[03:20] Shahin Hoda  I love it. Thank you very much for that. Now, you know, you mentioned that sales is like, hey, we can't get any meetings in these accounts, like can what can we do to get into these accounts? First of all, tell me why is having sales on board with ABM is important at all? You know, because I know a lot of organisations go about and say, alright, account-based marketing. It's a marketing thing, right? So, the marketing department do ABM. So why is it important to have sales onboard? 

[03:52] Eric Wittlake  I mean, we say in our definition of what's an account-based strategy, and I'll come back to why I don't call it account-based marketing in just a moment, is how do we get all of the customer-facing pieces of the organisation, working together, to engage, progress, retain whatever our goal is, a set of accounts we've all named and agreed on? How can we do it together? How can we create an end-to-end experience? How can we ensure that we're prioritising in the same way? Imagine for a moment, Marketing prioritises accounts ABC, Sales prioritises accounts CDF. Well, we've just created a, you know, in sub-optimal experience, as well as a set of business outcomes for all six of those accounts.  

[04:40] Eric Wittlake  We really want a different outcome from a set of accounts that are more important to our business, maybe more important for a short period of time, maybe more important with a multi-decade view, I don't know. But these are the ones that right now we're saying we need to prioritise. We can't prioritise that in just marketing and know that that treatment's going to carry through. We can't prioritise that in just sales and be as successful as it could be because in sales is going well. Marketing's not supporting me. They're giving me a bunch of stuff I'm supposed to be doing. Leads, I'm supposed to follow up with. Opportunities that are a quarter of the value of what these could be or less. And there's, now complaining that I'm not chasing that. Well, come on, haven't we all agreed that this is where tap for us? Let's all prioritise this together because if we don't, we actually don't end up prioritising it at all.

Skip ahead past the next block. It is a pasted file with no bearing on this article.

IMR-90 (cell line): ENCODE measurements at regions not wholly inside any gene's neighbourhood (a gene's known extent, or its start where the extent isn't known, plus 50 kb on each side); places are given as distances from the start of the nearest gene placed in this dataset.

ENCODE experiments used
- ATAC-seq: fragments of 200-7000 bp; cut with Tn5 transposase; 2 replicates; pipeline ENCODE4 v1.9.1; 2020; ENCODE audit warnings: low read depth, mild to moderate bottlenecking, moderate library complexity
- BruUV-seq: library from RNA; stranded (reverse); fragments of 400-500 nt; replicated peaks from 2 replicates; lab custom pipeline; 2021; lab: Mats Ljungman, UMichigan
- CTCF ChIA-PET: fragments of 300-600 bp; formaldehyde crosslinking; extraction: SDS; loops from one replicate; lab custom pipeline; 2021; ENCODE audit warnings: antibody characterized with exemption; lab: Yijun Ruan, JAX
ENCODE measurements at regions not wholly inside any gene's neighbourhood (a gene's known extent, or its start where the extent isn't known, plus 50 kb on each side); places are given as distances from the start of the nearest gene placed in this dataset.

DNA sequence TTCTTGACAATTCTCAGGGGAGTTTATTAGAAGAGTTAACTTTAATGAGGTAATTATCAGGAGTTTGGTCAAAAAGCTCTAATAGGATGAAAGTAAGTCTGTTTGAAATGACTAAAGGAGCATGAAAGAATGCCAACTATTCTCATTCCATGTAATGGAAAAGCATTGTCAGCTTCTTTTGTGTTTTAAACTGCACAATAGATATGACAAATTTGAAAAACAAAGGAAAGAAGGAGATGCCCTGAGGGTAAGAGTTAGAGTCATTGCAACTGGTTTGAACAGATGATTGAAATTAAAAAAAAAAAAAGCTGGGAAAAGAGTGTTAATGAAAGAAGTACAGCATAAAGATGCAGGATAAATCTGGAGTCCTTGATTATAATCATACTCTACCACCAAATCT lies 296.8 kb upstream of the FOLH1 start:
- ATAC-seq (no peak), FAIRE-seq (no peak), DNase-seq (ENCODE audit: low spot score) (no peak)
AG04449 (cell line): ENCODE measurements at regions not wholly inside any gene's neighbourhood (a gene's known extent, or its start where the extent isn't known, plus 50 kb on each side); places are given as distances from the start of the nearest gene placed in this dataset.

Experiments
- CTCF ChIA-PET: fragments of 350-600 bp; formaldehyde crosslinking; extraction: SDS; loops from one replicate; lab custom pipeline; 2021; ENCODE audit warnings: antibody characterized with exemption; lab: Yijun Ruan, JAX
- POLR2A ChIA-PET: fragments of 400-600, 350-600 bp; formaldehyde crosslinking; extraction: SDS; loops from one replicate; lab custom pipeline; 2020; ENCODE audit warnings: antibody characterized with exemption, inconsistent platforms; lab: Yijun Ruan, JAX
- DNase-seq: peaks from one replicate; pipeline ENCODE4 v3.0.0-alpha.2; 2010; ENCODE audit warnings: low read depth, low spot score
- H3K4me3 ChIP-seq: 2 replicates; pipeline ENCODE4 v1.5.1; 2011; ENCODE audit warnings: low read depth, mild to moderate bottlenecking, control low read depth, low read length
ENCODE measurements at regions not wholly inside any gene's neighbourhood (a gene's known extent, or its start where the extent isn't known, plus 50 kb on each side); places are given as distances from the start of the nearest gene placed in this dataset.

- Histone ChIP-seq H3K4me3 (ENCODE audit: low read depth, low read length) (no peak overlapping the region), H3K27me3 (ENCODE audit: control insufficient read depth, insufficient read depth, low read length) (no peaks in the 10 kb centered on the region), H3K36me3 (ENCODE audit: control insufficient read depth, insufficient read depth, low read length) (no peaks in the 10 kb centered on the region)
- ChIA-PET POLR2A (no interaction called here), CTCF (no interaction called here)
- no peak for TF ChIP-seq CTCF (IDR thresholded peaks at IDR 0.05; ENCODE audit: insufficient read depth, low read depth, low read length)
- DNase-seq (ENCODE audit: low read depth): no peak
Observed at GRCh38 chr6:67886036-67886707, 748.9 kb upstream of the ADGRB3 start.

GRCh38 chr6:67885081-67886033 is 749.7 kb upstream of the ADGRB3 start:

[05:30] Shahin Hoda  I feel like marketing needs to prepare, you know, and I'm guilty of that, right? Where marketing needs to prepare, needs to like put the data together, need to look at the list, and see if it's right, or sales is like, just give me the phone and give me the phone number. That's all I need. I mean, in its simplest term, right?  

[05:51] Eric Wittlake  But what do we do? We have to create an ad, get the photography, the imagery, the messaging, oh, it has to go someplace. Now we got to build a landing page. Gotta get that done. Oops, that's got to go to an ops team. Sales is like, I'll send an email. And my call-to-action is a reply to me. I didn't need to build more. Like, it's a lighter process in many ways. It does make it easier. We have more infrastructure to do, anything that we're trying to do typically as a marketer, and does make that harder. 

[06:26] Shahin Hoda  Yeah, yeah. I feel like sometimes it's less effective. 

[06:30] Eric Wittlake  Very true. I mean, why is it that we said when we got started, in our account-based research and best practice, we're like, orchestration, everybody working together. But guess what? The fast path to success is marketing and sales development working together. Even bring sales and customer success and everyone else in later, when everyone's getting started, most of them were focused on new logo acquisition, or just like, get marketing and sales development to do a better job of getting qualified meetings at the accounts, everyone agreed they cared about, even if we don't have everyone knowing what to do about that together yet.  

[07:06] Eric Wittlake  You can just start with those two and go a long way. One of the reasons is, I used to do direct mail way back in the day, right? Advertising, marketing email, all this kind of stuff. Response rates of an email, less than a percent from the marketing side, and direct mail, maybe a couple percent if you're doing pretty good particularly if it's not like a super small list. Advertising, you got to have a lot of significant digits and that decimal did not just round to zero, right? And yet, what do we get when the SDRs are doing the outreach? Dramatically higher response rates.  

[07:44] Eric Wittlake  So that's why one of our coachings early on was, how do we as marketers shift our perspective? Why am I sending a direct mail piece? So someone's more likely to reply or pick up the phone or call back in SDR in the next couple days when they get that outreach. That was actually where three X of the impact of the direct mail came from? It came from the SDR metrics going up, not from the direct metric of the direct mail piece. 

[08:11] Shahin Hoda  Yeah, yeah. And then sales is like, I feel like you made a really good point where they're like, oh, they've given me these emails that I have to send out and these comms that I have to have, and what do they know about sales, right? Have you had that before?